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Patients’ access to physicians under Medicare

A new study released by the Centers for Studying Health System Change indicates that almost three-quarters of the nation’s physicians are still accepting Medicare patients. A relatively small fraction (3.4%) stated their practices were completely closed to all new Medicare patients. Both results were from the 2004-2005 period, and reflect a relatively static level of physician acceptance of Medicare patients.
Medicare access is roughly comparable to access by individuals with private insurance despite the fact that Medicare reimbursement is about 20% lower than commercial payers. The good news for providers is that this rate is much better than it has been; historically Medicare paid only about 71% of private payers’ reimbursement for similar procedures.
Interestingly, the volume of services provided to medicare patients continues to increase, with the latest statistics showing an 18% increase in minor procedures from 2003-2005, after an average 6% annual increase in preceding years.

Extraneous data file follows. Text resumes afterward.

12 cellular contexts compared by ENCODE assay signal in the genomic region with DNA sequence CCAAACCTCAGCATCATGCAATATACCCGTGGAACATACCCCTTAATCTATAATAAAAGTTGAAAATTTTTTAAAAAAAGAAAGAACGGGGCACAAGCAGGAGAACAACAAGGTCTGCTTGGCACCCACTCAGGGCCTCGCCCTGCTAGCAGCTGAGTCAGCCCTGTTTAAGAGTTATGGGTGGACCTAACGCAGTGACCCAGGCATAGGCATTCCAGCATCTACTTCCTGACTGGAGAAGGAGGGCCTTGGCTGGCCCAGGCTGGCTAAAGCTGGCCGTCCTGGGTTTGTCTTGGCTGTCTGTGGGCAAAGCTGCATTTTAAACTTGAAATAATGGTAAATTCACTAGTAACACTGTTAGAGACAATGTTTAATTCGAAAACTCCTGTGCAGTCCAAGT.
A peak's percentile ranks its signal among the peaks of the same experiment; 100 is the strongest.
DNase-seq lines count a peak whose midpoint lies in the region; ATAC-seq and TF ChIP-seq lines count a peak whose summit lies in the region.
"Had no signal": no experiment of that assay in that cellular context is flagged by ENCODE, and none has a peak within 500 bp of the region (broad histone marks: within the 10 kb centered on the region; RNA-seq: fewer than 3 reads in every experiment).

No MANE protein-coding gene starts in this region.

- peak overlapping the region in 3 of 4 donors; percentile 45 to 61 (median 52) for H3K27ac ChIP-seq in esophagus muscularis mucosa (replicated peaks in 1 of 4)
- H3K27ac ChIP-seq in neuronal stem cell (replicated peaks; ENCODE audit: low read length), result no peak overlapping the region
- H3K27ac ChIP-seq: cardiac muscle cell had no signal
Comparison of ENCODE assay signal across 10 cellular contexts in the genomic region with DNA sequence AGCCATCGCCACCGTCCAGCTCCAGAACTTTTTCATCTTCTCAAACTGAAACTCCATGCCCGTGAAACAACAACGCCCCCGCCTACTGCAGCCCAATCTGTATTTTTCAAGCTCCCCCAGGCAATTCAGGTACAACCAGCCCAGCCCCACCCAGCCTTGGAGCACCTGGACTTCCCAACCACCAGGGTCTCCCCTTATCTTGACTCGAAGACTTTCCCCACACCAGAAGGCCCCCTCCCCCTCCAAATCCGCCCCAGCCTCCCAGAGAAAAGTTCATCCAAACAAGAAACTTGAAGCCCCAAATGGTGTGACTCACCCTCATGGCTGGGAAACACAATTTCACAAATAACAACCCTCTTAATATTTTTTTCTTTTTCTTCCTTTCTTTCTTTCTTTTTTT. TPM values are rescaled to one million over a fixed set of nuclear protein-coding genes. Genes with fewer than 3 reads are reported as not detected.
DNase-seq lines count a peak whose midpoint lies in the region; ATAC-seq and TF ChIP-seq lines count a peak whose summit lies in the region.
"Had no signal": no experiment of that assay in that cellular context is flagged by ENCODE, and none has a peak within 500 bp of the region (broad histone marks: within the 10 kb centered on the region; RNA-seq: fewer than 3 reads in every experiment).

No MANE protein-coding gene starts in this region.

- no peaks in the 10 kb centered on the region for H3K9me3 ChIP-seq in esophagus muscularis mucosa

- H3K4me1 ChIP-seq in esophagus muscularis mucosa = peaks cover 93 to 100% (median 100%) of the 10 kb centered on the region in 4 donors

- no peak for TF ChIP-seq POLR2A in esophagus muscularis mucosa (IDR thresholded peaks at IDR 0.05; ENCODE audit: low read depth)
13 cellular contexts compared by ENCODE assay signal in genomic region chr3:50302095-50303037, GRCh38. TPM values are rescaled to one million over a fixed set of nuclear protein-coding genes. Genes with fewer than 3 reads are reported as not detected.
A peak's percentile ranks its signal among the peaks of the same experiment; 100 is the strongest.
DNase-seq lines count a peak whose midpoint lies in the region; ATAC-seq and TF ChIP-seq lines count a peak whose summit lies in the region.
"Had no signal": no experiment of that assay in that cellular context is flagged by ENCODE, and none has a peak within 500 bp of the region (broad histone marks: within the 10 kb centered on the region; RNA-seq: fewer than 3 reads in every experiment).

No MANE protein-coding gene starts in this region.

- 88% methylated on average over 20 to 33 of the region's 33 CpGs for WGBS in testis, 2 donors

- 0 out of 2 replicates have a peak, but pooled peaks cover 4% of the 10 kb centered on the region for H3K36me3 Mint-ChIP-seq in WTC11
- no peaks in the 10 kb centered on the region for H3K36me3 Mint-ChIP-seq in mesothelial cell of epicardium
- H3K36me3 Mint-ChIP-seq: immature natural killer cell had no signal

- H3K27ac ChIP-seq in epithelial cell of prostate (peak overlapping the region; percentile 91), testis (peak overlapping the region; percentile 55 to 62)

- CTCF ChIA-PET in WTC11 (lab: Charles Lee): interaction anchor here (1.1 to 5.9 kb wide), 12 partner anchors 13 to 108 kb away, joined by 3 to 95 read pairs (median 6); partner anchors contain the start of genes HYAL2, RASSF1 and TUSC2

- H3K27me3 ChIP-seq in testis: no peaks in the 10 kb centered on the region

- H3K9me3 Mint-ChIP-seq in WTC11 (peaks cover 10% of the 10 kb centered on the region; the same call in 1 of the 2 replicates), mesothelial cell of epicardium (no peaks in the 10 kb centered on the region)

Perhaps physicians consider themselves fortunate to have Medicare and not Medicaid patients. The state-federal run Medicaid program is the worst payer, with rates over 30% less than Medicare.
The report did not delve into Medicare access results.
What does this mean for you?
Medicaid continues to get the short end of the stick, as do its patients and providers.
The data on the sharp increase in utilization in Medicare is potentially troubling; it may represent cost-shifting as providers seek to maximize compensation through additional billing.

Joe Paduda is the principal of Health Strategy Associates




A national consulting firm specializing in managed care for workers’ compensation, group health and auto, and health care cost containment. We serve insurers, employers and health care providers.



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